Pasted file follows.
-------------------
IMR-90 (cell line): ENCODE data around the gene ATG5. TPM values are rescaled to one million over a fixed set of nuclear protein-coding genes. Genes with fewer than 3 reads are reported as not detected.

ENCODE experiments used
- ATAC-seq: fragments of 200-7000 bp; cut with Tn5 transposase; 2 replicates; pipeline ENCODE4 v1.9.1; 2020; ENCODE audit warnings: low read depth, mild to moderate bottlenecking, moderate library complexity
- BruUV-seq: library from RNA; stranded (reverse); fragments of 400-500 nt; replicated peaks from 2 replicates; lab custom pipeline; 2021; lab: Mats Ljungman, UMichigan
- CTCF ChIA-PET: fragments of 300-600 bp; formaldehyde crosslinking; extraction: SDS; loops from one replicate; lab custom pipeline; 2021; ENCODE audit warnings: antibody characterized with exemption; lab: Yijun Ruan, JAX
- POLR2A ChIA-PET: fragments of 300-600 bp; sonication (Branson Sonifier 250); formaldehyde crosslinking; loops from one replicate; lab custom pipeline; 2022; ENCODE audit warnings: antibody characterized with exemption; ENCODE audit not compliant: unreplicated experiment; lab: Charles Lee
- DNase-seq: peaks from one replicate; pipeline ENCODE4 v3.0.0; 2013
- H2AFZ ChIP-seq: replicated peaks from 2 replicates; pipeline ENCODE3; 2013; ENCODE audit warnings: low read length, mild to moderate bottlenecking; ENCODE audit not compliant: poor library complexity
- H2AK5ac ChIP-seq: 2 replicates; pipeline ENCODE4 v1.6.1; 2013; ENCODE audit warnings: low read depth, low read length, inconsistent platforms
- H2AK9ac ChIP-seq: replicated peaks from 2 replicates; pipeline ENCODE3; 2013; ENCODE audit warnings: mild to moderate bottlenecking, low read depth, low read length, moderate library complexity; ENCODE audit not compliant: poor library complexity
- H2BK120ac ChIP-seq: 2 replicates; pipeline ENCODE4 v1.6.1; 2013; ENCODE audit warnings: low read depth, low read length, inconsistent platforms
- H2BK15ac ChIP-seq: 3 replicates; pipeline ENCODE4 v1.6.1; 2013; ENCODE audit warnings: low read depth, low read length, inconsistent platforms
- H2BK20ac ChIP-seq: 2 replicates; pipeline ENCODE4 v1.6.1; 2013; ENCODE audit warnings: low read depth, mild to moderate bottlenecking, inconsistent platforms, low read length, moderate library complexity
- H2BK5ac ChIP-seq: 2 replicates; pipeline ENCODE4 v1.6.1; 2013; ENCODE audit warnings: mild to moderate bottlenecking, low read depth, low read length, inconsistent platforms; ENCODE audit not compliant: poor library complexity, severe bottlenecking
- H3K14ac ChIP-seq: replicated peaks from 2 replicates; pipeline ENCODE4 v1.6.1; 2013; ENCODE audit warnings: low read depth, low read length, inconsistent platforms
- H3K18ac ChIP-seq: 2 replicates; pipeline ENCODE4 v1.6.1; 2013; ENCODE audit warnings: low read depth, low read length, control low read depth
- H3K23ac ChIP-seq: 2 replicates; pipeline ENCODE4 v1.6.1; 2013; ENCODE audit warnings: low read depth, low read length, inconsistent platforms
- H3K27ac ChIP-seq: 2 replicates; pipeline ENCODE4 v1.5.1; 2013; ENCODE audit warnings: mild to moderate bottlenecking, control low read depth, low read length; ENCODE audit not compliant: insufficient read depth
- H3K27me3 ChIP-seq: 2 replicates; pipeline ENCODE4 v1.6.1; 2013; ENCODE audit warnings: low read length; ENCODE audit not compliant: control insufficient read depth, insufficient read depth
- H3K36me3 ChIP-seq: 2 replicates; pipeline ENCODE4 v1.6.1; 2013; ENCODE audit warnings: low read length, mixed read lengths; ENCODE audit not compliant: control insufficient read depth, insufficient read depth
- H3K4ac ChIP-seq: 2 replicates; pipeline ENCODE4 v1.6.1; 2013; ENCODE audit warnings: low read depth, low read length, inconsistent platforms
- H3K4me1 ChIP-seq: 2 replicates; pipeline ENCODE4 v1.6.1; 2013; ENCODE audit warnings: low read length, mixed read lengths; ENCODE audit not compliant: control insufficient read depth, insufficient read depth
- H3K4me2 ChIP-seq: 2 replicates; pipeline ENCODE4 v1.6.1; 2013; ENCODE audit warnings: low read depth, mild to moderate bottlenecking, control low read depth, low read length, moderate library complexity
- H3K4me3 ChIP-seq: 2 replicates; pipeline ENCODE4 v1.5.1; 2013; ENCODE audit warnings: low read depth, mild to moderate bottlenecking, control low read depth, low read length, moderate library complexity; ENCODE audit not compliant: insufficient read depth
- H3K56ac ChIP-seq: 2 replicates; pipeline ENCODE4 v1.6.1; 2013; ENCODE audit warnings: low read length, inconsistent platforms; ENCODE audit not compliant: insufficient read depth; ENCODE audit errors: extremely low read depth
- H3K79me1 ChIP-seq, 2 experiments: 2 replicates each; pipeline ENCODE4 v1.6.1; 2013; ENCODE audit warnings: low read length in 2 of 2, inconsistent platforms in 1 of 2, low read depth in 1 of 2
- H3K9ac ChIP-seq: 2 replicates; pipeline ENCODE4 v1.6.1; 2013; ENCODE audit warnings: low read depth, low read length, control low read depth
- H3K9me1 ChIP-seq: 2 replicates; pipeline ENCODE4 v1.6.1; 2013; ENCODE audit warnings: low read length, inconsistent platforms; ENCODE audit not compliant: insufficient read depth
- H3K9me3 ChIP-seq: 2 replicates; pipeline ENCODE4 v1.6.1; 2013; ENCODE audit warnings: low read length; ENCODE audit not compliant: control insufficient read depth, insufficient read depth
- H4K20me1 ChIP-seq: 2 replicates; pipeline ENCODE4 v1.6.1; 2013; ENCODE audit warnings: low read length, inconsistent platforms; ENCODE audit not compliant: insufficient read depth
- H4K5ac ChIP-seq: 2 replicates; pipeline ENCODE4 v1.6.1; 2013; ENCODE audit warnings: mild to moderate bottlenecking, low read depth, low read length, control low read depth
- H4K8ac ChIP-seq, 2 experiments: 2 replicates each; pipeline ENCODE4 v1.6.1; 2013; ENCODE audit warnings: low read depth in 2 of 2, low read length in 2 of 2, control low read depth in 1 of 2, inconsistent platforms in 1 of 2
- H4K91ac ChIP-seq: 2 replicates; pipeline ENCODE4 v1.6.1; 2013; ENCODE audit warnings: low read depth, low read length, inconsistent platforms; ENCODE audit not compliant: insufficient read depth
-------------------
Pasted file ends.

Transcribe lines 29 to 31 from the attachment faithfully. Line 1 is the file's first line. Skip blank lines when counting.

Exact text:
- H3K9me3 ChIP-seq: 2 replicates; pipeline ENCODE4 v1.6.1; 2013; ENCODE audit warnings: low read length; ENCODE audit not compliant: control insufficient read depth, insufficient read depth
- H4K20me1 ChIP-seq: 2 replicates; pipeline ENCODE4 v1.6.1; 2013; ENCODE audit warnings: low read length, inconsistent platforms; ENCODE audit not compliant: insufficient read depth
- H4K5ac ChIP-seq: 2 replicates; pipeline ENCODE4 v1.6.1; 2013; ENCODE audit warnings: mild to moderate bottlenecking, low read depth, low read length, control low read depth